Trump's tirades, taunts and threats are damaging our democracy

Trump's tirades, taunts and threats are damaging our democracy
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“The good man brings good things out of the good stored in his heart, and the evil man brings out evil things out of the evil stored in his heart. For out of the overflow of his heart, his mouth speaks.” — Luke 6:45

Words matter.

They matter all the more so when they are uttered or tweeted by the President of the United States, who has more power than anyone else on earth to make sure that “what starts out as a sound, ends in a deed.”


Trump’s lies and false claims, thousands of them, have been authoritatively documented. His ad hominem personal attacks on political rivals and people he hired and appointed — Michael Cohen is a “rat,” Jeff Sessions “weak and ineffective,” Rex Tillerson “dumb as a rock,” Jerome Powell has “no guts, no sense, no vision” — are no longer surprising. His tirades, taunts and threats, it should now be clear, are damaging our democracy.

Trump’s incitement of violence was evident during the presidential campaign of 2016. If Hillary ClintonHillary Diane Rodham ClintonDOJ backs ex-Trump campaign aide Rick Gates's probation request The media have fallen out of love with Bernie, but have voters? Trump request for Ukrainian 'favor' tops notable quote list MORE were to occupy the Oval Office — instead of being locked up — and then packed the courts with “her judges,” Trump declared, “Second Amendment People” (presumably packing some heat) could take action. At a campaign rally, he encouraged his supporters to “knock the crap” out of protesters in the audience, promising to cover their legal expenses if they were arrested.

In 2017, President TrumpDonald John TrumpSanders urges impeachment trial 'quickly' in the Senate US sending 20,000 troops to Europe for largest exercises since Cold War Barr criticizes FBI, says it's possible agents acted in 'bad faith' in Trump probe MORE encouraged police officers to be less mindful of the safety of suspects they were taking into custody. His recommendation — “Please don’t be nice” — was condemned by many human rights groups and law enforcement organizations. The president also characterized some of the white supremacists in Charlottesville, Va., as “very fine people.”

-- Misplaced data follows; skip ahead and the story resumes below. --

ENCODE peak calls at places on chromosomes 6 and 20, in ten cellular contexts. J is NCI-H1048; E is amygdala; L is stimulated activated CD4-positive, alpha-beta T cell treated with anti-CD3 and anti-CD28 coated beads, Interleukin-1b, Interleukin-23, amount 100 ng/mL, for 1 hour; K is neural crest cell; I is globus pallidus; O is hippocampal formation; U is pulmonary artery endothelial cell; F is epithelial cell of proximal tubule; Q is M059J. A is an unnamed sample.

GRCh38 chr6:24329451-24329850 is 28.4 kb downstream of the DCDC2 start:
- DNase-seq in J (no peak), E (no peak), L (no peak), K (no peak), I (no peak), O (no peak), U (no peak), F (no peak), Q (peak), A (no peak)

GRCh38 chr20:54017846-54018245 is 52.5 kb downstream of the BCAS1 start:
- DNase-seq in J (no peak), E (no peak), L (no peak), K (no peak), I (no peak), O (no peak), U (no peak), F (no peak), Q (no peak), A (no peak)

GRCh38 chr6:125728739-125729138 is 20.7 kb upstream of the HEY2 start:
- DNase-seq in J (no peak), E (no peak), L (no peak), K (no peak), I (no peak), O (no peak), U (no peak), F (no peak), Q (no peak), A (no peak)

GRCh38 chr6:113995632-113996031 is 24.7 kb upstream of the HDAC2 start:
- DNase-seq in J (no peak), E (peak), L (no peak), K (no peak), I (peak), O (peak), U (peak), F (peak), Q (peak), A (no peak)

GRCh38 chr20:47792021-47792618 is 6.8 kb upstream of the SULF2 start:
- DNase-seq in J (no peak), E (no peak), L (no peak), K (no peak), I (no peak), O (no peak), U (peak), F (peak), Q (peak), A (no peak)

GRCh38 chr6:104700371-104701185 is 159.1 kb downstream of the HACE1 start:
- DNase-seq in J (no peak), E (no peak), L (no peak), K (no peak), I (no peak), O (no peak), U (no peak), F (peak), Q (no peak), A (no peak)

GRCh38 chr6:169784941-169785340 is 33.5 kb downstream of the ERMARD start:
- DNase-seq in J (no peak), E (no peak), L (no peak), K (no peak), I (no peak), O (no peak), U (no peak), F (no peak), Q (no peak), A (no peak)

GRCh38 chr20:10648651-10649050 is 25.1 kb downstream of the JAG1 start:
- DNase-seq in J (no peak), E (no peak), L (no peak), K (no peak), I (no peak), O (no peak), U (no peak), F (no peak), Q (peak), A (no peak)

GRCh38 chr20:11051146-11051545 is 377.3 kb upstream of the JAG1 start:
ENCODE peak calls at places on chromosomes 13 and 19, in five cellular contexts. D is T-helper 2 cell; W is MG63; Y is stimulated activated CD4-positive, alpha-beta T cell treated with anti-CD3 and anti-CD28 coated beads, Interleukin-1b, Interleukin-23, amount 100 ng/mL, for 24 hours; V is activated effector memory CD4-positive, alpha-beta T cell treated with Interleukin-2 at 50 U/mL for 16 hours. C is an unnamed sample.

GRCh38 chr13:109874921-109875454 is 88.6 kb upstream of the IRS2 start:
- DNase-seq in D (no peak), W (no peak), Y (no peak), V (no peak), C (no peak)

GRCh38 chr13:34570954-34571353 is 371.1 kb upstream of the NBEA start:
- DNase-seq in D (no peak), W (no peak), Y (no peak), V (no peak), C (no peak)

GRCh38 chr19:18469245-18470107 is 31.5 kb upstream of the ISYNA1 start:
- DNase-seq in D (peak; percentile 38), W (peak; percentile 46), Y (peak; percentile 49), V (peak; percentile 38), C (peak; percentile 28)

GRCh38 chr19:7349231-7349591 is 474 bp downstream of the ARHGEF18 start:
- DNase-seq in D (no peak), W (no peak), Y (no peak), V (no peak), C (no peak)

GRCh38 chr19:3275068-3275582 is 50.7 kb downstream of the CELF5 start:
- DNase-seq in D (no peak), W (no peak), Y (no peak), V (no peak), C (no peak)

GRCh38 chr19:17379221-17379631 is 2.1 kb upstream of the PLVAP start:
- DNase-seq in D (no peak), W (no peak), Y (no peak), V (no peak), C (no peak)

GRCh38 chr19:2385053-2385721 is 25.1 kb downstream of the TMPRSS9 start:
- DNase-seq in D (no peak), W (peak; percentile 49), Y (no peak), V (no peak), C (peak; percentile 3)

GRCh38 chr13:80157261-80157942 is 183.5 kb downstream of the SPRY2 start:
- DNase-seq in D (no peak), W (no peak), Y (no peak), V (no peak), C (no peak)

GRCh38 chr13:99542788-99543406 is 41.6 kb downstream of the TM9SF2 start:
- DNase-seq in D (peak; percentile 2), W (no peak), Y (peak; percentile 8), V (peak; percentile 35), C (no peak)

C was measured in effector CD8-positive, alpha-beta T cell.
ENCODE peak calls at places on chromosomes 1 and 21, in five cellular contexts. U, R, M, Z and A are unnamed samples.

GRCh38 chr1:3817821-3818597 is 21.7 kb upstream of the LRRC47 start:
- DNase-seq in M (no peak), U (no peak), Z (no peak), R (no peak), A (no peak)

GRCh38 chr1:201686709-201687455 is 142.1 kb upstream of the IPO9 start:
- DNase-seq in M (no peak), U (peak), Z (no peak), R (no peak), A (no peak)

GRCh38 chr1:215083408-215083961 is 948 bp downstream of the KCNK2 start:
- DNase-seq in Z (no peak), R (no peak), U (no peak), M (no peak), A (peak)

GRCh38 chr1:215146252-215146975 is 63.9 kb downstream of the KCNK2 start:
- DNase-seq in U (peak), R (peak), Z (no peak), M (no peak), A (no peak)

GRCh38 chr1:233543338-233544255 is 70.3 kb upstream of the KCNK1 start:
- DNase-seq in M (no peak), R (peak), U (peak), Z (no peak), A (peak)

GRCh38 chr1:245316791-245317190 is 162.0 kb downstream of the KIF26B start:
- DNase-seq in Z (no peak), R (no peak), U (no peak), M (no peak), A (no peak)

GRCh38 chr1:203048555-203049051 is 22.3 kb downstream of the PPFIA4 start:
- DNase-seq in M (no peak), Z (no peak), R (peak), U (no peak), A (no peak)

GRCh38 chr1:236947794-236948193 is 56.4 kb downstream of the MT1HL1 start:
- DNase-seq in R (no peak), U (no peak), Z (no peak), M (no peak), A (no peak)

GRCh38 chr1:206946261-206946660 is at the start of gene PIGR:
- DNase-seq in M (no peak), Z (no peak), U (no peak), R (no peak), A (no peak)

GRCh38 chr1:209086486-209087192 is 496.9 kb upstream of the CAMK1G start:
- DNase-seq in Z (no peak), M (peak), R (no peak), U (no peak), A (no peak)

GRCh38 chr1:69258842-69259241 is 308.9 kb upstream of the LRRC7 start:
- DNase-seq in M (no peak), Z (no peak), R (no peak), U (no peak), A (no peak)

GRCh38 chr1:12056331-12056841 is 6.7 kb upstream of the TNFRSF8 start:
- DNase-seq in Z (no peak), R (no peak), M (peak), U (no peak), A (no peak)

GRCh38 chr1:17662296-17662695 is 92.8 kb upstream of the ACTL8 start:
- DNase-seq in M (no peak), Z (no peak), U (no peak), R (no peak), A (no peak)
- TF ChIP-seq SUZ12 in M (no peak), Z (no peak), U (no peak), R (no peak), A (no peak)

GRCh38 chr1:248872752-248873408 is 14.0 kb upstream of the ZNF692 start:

In the last few weeks, President Trump has ratcheted up his reckless rhetoric. At a private event for staff of the U.S. Mission to the United Nations in New York City, Trump said that whoever helped the whistleblower (whose complaint Trump’s own Inspector General deemed “credible” and “urgent”) was “close to a spy,” and continued: “You know what we used to do in the old days, when we were smart, right? The spies and treason? We used to handle it a little differently than we do now.”

A president of the United States threatening a whistleblower and anyone who shared information with him or her with potential execution “in front of public servants, not to mention their young children, is a dangerous and damaging development,” a large group of former officials of the State Department and other agencies maintained, in a letter urging members of Congress in both parties to condemn the remarks. “Such a statement is not only illegal, it is immoral.”


Undeterred, Trump suggested a few days later that House Intelligence Committee Chairman Adam SchiffAdam Bennett SchiffCBS's Major Garrett: Democrats walking away from bribery, extortion allegations against Trump 'in full public view' The Hill's 12:30 Report — Presented by UANI — House Dems charge Trump with abuse, obstruction of Congress in impeachment articles Trump, White House rip Democrats over impeachment articles MORE (D-Calif.) could face “arrest for treason.” He then re-tweeted the warning of Robert Jeffress, an evangelical pastor, that impeachment would provoke a “civil war-like fracture in this nation from which the country will never heal.”